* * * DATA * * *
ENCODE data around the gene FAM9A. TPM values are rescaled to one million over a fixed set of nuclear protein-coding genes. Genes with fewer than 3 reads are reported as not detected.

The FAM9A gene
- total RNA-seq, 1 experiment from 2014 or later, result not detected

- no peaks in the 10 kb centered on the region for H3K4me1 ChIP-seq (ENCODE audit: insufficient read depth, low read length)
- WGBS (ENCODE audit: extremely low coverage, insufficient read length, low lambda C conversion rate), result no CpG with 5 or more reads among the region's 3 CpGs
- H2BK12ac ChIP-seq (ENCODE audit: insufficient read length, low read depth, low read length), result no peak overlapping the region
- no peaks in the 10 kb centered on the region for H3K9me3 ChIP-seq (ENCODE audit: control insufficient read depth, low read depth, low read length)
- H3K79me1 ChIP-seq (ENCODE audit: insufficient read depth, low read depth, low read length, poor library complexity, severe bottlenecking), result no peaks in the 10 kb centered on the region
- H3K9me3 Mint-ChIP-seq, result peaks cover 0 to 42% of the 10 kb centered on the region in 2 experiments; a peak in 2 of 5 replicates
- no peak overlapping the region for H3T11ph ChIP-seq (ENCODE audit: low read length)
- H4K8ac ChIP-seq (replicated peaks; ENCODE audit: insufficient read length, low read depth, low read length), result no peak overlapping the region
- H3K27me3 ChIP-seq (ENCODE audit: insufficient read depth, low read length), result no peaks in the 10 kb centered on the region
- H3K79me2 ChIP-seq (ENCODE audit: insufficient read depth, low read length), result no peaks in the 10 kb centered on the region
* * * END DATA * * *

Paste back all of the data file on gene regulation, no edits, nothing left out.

ENCODE data around the gene FAM9A. TPM values are rescaled to one million over a fixed set of nuclear protein-coding genes. Genes with fewer than 3 reads are reported as not detected.

The FAM9A gene
- total RNA-seq, 1 experiment from 2014 or later, result not detected

- no peaks in the 10 kb centered on the region for H3K4me1 ChIP-seq (ENCODE audit: insufficient read depth, low read length)
- WGBS (ENCODE audit: extremely low coverage, insufficient read length, low lambda C conversion rate), result no CpG with 5 or more reads among the region's 3 CpGs
- H2BK12ac ChIP-seq (ENCODE audit: insufficient read length, low read depth, low read length), result no peak overlapping the region
- no peaks in the 10 kb centered on the region for H3K9me3 ChIP-seq (ENCODE audit: control insufficient read depth, low read depth, low read length)
- H3K79me1 ChIP-seq (ENCODE audit: insufficient read depth, low read depth, low read length, poor library complexity, severe bottlenecking), result no peaks in the 10 kb centered on the region
- H3K9me3 Mint-ChIP-seq, result peaks cover 0 to 42% of the 10 kb centered on the region in 2 experiments; a peak in 2 of 5 replicates
- no peak overlapping the region for H3T11ph ChIP-seq (ENCODE audit: low read length)
- H4K8ac ChIP-seq (replicated peaks; ENCODE audit: insufficient read length, low read depth, low read length), result no peak overlapping the region
- H3K27me3 ChIP-seq (ENCODE audit: insufficient read depth, low read length), result no peaks in the 10 kb centered on the region
- H3K79me2 ChIP-seq (ENCODE audit: insufficient read depth, low read length), result no peaks in the 10 kb centered on the region